Iranian Foreign Minister Javad Zarif (C) enjoys a lighter moment at the start of a meeting with US Secretary of State (unpictured) in Vienna, Austria, on June 30, 2015
Vienna (AFP) - Iran's foreign minister kept his cards close to his chest Tuesday as he met with US top diplomat John Kerry for the next stage of marathon nuclear talks, while saying a final deal was possible.
As Iranian minister Mohammad Javad Zarif returned from consultations in Tehran, a deadline of midnight (2200 GMT) for an accord ending a dangerous 13-year standoff over Iran's nuclear ambitions was widely expected to be extended, but only by a few more days.
In what may be a positive sign, Russian Foreign Minister Sergei Lavrov also arrived in Vienna to meet Kerry and Zarif, with German counterpart Frank-Walter Steinmeier due to return to the Austrian capital later in the day, sources said.
After huddling alone with Kerry one-on-one for almost two hours, Iranian Foreign Minister Mohammad Javad Zarif said: "I am here to get a final deal and I think we can."
The two men were then joined by their teams for a broader meeting, with nuclear experts US Energy Secretary Ernest Moniz and Iran's Ali Akbar Salehi, who played a key role in brokering the outlines of a breakthrough accord in April in Lausanne, also around the table.
"The only agreement that the Iranian nation will accept is a just and balanced one (respecting) the national greatness and the rights of the Iranian people," Zarif told Iranian media as he arrived back from a whirlwind one-day trip back to Tehran.
"All the officials have said they are ready for... a fair and rational trade-off," Zarif said.
Zarif's return to Tehran on Sunday night, after a weekend of intense negotiations with Kerry and other foreign ministers, had sparked speculation that he would return with clear guidance that would enable an accord to be sealed.
Supreme leader Ayatollah Ali Khamenei appeared to give Zarif his blessing, tweeting in English Tuesday: "I recognise our negotiators as trustworthy, committed, brave and faithful."
Under the Lausanne framework, Iran agreed to substantially scale down its nuclear activities in order to make any attempt to develop nuclear weapons -- an aim denied by Tehran -- virtually impossible.
In return, painful sanctions that have suffocated the Iranian economy by choking its lifeblood oil exports and its ability to earn foreign currency will be progressively lifted.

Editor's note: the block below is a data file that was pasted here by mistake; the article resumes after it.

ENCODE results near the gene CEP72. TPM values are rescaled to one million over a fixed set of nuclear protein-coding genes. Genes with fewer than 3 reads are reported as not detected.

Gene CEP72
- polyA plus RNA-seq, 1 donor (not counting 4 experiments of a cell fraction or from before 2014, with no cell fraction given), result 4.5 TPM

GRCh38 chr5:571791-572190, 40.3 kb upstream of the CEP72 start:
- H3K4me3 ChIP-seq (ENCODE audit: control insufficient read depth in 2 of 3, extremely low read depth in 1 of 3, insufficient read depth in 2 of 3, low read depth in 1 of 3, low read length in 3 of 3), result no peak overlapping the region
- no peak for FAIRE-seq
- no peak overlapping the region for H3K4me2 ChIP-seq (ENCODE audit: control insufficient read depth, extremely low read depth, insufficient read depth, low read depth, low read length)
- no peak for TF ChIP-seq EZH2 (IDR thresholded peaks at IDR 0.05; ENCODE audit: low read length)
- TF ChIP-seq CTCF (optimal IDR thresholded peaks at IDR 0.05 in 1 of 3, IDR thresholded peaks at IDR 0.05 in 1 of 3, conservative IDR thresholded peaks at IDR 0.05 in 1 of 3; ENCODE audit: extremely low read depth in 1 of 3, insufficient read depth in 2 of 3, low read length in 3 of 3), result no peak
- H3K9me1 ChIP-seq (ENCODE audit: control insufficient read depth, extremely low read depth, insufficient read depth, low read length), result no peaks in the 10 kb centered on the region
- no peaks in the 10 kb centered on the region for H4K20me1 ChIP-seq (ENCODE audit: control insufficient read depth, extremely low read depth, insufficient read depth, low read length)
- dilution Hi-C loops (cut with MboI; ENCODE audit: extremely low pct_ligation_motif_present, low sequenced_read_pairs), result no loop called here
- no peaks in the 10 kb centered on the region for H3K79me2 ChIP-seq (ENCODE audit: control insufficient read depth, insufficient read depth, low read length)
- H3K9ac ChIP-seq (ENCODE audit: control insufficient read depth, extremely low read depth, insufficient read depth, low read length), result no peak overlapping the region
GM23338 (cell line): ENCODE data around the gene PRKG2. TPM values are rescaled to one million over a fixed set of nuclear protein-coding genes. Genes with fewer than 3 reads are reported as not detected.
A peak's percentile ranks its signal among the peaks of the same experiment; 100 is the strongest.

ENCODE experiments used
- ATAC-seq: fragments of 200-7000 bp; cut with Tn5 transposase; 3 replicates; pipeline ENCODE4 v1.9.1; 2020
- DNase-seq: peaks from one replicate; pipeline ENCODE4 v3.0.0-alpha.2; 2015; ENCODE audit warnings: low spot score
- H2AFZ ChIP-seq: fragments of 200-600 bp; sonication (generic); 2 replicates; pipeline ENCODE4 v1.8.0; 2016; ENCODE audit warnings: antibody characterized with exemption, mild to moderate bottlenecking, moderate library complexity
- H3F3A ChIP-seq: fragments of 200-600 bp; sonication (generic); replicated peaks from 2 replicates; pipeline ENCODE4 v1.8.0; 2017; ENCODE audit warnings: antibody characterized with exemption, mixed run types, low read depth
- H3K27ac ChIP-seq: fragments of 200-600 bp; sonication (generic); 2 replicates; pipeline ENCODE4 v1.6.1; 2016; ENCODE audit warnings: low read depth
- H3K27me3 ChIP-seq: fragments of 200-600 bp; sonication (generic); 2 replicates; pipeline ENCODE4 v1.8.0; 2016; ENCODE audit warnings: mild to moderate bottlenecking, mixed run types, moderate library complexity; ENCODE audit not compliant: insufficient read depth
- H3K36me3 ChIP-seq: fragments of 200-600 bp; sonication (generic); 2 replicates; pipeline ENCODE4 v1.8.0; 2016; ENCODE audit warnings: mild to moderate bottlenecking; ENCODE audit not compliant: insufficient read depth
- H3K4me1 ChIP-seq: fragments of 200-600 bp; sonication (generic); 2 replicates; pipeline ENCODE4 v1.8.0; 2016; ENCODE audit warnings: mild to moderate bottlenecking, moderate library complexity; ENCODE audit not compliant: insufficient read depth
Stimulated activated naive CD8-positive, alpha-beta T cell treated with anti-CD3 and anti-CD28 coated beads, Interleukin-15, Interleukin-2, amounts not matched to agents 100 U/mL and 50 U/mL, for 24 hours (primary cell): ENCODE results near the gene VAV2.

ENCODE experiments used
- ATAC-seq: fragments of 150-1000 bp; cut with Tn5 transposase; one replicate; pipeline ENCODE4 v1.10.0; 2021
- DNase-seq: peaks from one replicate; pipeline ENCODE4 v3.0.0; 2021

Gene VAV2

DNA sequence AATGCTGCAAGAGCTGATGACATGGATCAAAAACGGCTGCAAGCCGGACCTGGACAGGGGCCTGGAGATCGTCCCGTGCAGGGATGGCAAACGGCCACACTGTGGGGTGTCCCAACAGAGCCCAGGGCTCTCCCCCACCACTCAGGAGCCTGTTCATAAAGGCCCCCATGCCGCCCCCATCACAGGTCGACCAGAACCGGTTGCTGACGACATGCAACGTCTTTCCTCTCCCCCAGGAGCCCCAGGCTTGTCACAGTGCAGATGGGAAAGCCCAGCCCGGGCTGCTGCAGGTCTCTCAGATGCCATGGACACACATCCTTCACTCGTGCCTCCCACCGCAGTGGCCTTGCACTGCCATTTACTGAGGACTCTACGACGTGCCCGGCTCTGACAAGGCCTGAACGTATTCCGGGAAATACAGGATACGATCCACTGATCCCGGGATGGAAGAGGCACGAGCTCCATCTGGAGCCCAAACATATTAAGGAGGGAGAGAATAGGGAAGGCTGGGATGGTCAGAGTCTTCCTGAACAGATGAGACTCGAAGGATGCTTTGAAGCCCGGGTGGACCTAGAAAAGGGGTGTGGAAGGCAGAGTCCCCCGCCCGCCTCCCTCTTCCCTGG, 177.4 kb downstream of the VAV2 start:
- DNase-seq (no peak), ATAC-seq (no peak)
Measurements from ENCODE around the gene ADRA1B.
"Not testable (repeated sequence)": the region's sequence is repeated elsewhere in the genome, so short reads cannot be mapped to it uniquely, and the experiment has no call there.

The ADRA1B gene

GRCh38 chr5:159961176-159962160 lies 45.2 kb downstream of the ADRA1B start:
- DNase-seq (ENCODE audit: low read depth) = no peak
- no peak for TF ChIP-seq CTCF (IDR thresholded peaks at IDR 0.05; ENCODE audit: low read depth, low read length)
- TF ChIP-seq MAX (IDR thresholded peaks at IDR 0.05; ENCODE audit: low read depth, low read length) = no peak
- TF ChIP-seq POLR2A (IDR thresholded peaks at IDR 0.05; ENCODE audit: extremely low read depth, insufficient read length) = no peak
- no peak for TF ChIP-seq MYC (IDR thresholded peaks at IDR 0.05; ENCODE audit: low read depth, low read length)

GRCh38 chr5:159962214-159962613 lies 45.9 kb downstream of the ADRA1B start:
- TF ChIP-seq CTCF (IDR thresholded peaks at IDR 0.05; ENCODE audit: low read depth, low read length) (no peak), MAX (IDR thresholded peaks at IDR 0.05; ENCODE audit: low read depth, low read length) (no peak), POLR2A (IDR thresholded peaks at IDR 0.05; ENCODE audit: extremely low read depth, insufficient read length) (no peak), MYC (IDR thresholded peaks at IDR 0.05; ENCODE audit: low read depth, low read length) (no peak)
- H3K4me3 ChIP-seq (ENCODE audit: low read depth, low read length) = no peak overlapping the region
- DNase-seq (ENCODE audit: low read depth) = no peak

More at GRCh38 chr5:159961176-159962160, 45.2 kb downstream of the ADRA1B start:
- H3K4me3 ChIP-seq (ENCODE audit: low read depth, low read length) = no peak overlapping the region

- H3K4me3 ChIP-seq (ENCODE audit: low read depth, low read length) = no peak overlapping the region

- 'It sounds easy' -
But turning the 505-word joint statement drawn up in a Swiss lakeside hotel into a fully-fledged, highly technical document of several dozen pages and around five annexes, has proved hard work.
A US official warned Monday "there are real and tough issues that remain which have to be resolved".
Key sticking points include the pace and timing of sanctions relief, the mechanism for their "snapback" and Iran's future development of newer, faster centrifuges.
Another thorny topic is the role of the International Atomic Energy Agency (IAEA) watchdog, whose chief Yukiya Amano met Kerry on Monday and who has been closely involved in the talks this week.
Under the mooted deal, it will be up to the IAEA, which already keeps close tabs on Iran's declared nuclear sites with between four and 10 inspectors on the ground on any given day, to verify that Iran really does reduce its capacities.
But the P5+1 powers -- the United States, Britain, China, France, Russia and Germany -- also want the IAEA to have wider inspection rights to verify any suspicious activity that might indicate work in secret on a nuclear bomb.
This could include the IAEA visiting military bases, something that Iran's supreme leader Ayatollah Ali Khamenei last week rejected as a "red line".
A probe into allegations of such activity, before 2003 and possibly since, is stalled but clearing up these claims is a key condition of the six powers for a deal.
"It is important to get all the details right so that there are no ambiguities or weaknesses that can be exploited by critics of an agreement on both sides," said Arms Control Association expert Kelsey Davenport.
"This is an historic moment -- both sides have come too far to walk away without a good deal," she told AFP.